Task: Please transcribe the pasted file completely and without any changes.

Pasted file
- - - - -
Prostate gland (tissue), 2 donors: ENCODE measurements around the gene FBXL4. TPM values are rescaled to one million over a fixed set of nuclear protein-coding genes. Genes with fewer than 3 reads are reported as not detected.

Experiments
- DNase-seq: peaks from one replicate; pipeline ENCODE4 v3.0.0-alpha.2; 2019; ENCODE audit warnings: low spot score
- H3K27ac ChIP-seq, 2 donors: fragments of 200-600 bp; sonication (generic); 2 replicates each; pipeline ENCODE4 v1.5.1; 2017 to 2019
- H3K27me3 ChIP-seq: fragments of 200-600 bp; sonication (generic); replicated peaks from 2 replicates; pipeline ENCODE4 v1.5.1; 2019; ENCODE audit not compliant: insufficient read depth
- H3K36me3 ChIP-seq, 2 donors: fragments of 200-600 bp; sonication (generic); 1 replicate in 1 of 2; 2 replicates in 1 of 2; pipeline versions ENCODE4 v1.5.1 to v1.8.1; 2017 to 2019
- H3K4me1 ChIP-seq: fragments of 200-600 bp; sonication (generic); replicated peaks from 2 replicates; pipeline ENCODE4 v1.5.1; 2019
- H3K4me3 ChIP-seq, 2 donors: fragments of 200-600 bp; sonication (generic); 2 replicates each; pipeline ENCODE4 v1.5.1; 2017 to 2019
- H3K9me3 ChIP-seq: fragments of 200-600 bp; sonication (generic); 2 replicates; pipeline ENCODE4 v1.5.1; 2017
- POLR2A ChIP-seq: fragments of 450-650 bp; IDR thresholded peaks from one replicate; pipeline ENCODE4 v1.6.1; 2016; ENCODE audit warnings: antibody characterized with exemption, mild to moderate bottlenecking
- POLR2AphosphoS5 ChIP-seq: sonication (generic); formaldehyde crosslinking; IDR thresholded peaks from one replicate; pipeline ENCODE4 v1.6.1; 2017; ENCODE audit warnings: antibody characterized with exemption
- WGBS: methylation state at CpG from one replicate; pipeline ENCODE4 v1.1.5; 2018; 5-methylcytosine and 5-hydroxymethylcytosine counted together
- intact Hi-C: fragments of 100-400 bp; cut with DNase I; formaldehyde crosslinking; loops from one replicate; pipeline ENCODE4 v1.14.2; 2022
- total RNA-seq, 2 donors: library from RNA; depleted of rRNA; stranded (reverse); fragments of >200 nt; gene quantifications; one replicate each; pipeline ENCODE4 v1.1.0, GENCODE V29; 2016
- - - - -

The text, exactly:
Prostate gland (tissue), 2 donors: ENCODE measurements around the gene FBXL4. TPM values are rescaled to one million over a fixed set of nuclear protein-coding genes. Genes with fewer than 3 reads are reported as not detected.

Experiments
- DNase-seq: peaks from one replicate; pipeline ENCODE4 v3.0.0-alpha.2; 2019; ENCODE audit warnings: low spot score
- H3K27ac ChIP-seq, 2 donors: fragments of 200-600 bp; sonication (generic); 2 replicates each; pipeline ENCODE4 v1.5.1; 2017 to 2019
- H3K27me3 ChIP-seq: fragments of 200-600 bp; sonication (generic); replicated peaks from 2 replicates; pipeline ENCODE4 v1.5.1; 2019; ENCODE audit not compliant: insufficient read depth
- H3K36me3 ChIP-seq, 2 donors: fragments of 200-600 bp; sonication (generic); 1 replicate in 1 of 2; 2 replicates in 1 of 2; pipeline versions ENCODE4 v1.5.1 to v1.8.1; 2017 to 2019
- H3K4me1 ChIP-seq: fragments of 200-600 bp; sonication (generic); replicated peaks from 2 replicates; pipeline ENCODE4 v1.5.1; 2019
- H3K4me3 ChIP-seq, 2 donors: fragments of 200-600 bp; sonication (generic); 2 replicates each; pipeline ENCODE4 v1.5.1; 2017 to 2019
- H3K9me3 ChIP-seq: fragments of 200-600 bp; sonication (generic); 2 replicates; pipeline ENCODE4 v1.5.1; 2017
- POLR2A ChIP-seq: fragments of 450-650 bp; IDR thresholded peaks from one replicate; pipeline ENCODE4 v1.6.1; 2016; ENCODE audit warnings: antibody characterized with exemption, mild to moderate bottlenecking
- POLR2AphosphoS5 ChIP-seq: sonication (generic); formaldehyde crosslinking; IDR thresholded peaks from one replicate; pipeline ENCODE4 v1.6.1; 2017; ENCODE audit warnings: antibody characterized with exemption
- WGBS: methylation state at CpG from one replicate; pipeline ENCODE4 v1.1.5; 2018; 5-methylcytosine and 5-hydroxymethylcytosine counted together
- intact Hi-C: fragments of 100-400 bp; cut with DNase I; formaldehyde crosslinking; loops from one replicate; pipeline ENCODE4 v1.14.2; 2022
- total RNA-seq, 2 donors: library from RNA; depleted of rRNA; stranded (reverse); fragments of >200 nt; gene quantifications; one replicate each; pipeline ENCODE4 v1.1.0, GENCODE V29; 2016